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How Do They Decide if I Still Have a Qualifying Disability?

Gordon, Wolf & Carney June 7, 2023

The average Social Security disability benefit in 2021 was only $1,358.30 a month, which may not seem like a lot to some. For others, though, it can be life changing if they’ve lost their ability to earn for themselves due to a medical condition. To secure this much-needed financial aid, recipients must have a qualifying disability that makes them unable to work. To maintain these Social Security benefits, the SSA performs a periodic review to determine if you still qualify. Because this process has the potential to stop your payments, it’s essential you understand what factors are used in an SSA determination of disability. 

For legal guidance during this time, reach out to our team at Gordon, Wolf & Carney. Our attorneys are proud to serve individuals in Maryland and nationwide. 

What Happens During an SSA Review?  

No matter what your disability is or the severity of your disability, everyone who receives SSA benefits must have periodic reviews to keep their benefits going. However, when these reviews happen will vary and you’ll typically fall into one of three categories: 

  1. Reviews every six to 18 months: If your condition is expected to improve, the SSA will review your case much more frequently than other beneficiaries. 

  1. Reviews every three years: If your condition has the possibility of improvement, but medical providers have not predicted a timeline, reviews will generally happen every three years. 

  1. Reviews every seven years: For those with little to no chance of improvement, you’ll have reviews every seven years. 

When your review comes up, an SSA representative will contact you for an interview and you’ll have to provide updated medical information such as doctor’s names and contact info, any new diagnosis, patient records, or treatment plans. You’ll also need to provide information about any employment you’ve had since your last review including the dates you worked, the type of work, and how much income you earned from it. The representative will then contact your medical providers to check on your status as a patient and verify the information you provided. Once all the new data is compiled, a medical consultant and a disability analyst will review your case and decide whether or not to continue your benefits. 

What Can Cause Benefits to Stop?  

This can be a stressful experience if you’re worried that you may lose your benefits. SSA uses several factors to determine whether your benefits should continue. If, during the course of the review, the SSA finds that you’ve received new education or training that allows you to work, that your condition has improved well enough that you can now work, or that you have worked recently and have earned enough to qualify as “substantial gainful work,” you may have become ineligible for benefits.  

Other ways people might lose their benefits during the review process include:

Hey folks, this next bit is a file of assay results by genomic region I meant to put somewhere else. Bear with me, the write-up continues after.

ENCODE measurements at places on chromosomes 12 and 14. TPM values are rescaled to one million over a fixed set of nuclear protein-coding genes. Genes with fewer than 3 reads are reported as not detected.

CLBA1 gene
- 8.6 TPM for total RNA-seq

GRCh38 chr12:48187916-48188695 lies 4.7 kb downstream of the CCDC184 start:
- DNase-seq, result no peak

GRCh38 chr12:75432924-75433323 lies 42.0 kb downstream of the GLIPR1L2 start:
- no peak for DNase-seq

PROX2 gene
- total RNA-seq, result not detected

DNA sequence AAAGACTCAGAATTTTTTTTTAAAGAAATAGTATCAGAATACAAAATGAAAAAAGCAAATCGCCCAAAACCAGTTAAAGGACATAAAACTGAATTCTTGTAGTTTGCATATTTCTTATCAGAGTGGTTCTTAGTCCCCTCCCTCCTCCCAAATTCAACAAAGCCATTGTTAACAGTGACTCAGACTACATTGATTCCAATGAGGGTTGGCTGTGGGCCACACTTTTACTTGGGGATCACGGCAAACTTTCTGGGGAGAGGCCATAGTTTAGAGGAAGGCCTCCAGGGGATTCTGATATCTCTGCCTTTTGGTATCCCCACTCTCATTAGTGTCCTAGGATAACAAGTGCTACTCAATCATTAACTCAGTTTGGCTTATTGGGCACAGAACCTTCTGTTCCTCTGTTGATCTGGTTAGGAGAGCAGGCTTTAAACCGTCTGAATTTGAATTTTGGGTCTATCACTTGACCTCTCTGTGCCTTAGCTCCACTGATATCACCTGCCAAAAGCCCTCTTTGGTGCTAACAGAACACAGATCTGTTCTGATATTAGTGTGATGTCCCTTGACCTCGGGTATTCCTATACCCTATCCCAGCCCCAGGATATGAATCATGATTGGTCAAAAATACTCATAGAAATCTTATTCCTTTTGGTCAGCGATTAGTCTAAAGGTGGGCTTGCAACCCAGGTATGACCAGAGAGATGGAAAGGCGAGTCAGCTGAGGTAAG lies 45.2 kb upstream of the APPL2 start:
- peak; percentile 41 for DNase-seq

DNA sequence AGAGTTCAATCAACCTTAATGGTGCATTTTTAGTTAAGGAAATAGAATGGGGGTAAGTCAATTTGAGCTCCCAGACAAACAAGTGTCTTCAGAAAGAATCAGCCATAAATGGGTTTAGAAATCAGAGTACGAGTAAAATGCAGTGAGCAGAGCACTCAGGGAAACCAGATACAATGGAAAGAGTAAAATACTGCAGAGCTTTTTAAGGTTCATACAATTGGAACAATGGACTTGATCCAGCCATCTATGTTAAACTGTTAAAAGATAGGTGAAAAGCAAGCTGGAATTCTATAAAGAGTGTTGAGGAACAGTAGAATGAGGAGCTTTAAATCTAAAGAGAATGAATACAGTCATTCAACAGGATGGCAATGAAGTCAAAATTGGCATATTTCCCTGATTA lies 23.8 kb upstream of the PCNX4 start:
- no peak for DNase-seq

• Lying or misleading the SSA about your medical condition or your ability to perform work 

  • Not following treatment protocols or taking the medications your provider prescribes 

  • Failing to cooperate with the SSA during the review process 

  • The SSA finds it made an earlier mistake in your evaluation and needs to reverse its decision 

What If You Disagree with the Decision?  

You always have the option of appealing the SSA’s decision, though this process can be complicated. Because of this, many people choose to work with a Social Security disability benefits attorney. There are four levels of appeal and each must be completed before moving on to the next. 

  1. Reconsideration: The simplest level of appeal is asking the SSA to reconsider its decision. For this initial step, you won’t have to present any new evidence; rather, a different SSA agent will review your file to see if a mistake was made during the original review. If the SSA is going to reverse its decision, it’s most likely to happen during reconsideration. 

  1. Hearing: If your reconsideration request was denied, you can then request a hearing where you’ll present your case in front of an administrative law judge. It’s here you can present new evidence to support your appeal. If you do not yet have a lawyer, it’s highly recommended you hire one at this stage. 

  1. Appeals Council: If your hearing was unsuccessful, the next level is going to an appeals council that will review the details of your hearing to see if a new determination should be made. 

  1. Federal Court: Although uncommon, some appeals may go as high as a federal court and this must be done by filing a civil lawsuit against the SSA. 

Understand Your Rights and Expectations  

If you’re already living and coping with a disability, you know how difficult it can be just to get through your everyday life. What can make this even more difficult is knowing you have to go through the stressful process of a disability review. For help with this or any aspect of applying for or maintaining your SSA benefits, reach out to us at Gordon, Wolf & Carney. We can help individuals across the country from our main offices in Towson, Maryland.